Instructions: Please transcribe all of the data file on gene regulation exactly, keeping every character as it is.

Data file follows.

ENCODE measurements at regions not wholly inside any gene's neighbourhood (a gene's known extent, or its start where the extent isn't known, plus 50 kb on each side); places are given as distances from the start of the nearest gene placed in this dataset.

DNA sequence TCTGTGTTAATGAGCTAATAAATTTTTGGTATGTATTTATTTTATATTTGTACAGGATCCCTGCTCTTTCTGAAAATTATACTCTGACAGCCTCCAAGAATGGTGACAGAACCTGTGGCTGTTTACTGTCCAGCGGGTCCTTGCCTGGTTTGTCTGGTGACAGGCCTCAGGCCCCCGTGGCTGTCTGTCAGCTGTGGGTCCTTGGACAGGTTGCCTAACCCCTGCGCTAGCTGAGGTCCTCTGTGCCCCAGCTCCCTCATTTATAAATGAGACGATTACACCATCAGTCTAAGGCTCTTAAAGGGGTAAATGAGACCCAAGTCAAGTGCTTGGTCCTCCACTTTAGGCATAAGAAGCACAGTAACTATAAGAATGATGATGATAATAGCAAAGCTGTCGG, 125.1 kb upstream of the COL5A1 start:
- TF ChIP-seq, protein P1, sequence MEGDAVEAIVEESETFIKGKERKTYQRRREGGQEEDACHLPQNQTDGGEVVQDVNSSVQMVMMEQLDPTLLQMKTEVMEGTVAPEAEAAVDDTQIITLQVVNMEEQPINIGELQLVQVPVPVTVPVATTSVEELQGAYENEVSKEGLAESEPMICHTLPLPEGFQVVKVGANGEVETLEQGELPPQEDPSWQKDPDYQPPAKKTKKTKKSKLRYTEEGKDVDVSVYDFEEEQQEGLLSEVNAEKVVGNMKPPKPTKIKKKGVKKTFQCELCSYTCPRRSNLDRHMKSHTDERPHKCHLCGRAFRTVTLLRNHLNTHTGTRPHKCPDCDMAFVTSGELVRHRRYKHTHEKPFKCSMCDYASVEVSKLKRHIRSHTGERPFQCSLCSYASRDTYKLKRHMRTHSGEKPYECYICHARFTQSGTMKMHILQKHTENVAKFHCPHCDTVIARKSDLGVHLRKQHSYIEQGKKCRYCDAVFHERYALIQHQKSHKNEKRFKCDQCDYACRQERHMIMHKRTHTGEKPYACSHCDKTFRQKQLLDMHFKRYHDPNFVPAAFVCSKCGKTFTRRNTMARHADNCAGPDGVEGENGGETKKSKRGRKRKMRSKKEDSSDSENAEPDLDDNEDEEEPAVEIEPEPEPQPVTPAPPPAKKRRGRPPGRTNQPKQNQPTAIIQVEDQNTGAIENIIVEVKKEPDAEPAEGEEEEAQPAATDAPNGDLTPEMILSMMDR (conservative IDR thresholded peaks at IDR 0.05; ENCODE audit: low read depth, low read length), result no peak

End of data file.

ENCODE measurements at regions not wholly inside any gene's neighbourhood (a gene's known extent, or its start where the extent isn't known, plus 50 kb on each side); places are given as distances from the start of the nearest gene placed in this dataset.

DNA sequence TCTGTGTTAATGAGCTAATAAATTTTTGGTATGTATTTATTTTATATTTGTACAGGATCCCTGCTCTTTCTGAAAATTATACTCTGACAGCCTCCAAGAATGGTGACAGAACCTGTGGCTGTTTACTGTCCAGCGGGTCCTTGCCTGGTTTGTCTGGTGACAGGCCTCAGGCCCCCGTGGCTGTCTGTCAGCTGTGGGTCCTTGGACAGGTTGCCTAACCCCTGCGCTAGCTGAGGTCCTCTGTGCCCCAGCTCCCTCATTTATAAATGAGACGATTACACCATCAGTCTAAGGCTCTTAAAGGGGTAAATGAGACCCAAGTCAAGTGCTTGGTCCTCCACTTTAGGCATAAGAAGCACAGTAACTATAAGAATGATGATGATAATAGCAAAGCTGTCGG, 125.1 kb upstream of the COL5A1 start:
- TF ChIP-seq, protein P1, sequence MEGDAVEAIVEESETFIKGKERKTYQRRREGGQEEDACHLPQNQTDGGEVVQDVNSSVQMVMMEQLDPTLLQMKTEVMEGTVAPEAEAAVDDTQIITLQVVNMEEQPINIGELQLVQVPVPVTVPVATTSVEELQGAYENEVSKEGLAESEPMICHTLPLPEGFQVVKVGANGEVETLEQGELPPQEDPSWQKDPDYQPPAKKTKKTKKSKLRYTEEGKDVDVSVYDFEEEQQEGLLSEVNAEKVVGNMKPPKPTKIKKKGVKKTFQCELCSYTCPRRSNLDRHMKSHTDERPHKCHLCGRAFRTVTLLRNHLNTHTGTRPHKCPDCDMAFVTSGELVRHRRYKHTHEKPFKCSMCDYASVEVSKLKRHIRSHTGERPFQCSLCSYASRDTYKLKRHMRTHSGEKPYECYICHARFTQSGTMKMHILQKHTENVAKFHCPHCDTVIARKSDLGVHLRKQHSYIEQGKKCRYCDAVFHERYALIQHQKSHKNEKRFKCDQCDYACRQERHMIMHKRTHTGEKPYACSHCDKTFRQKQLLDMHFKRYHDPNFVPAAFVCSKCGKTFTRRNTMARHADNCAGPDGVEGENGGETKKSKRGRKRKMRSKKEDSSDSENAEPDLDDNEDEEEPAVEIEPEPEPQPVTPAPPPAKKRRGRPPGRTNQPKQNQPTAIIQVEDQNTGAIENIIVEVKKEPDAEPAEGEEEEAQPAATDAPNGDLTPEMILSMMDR (conservative IDR thresholded peaks at IDR 0.05; ENCODE audit: low read depth, low read length), result no peak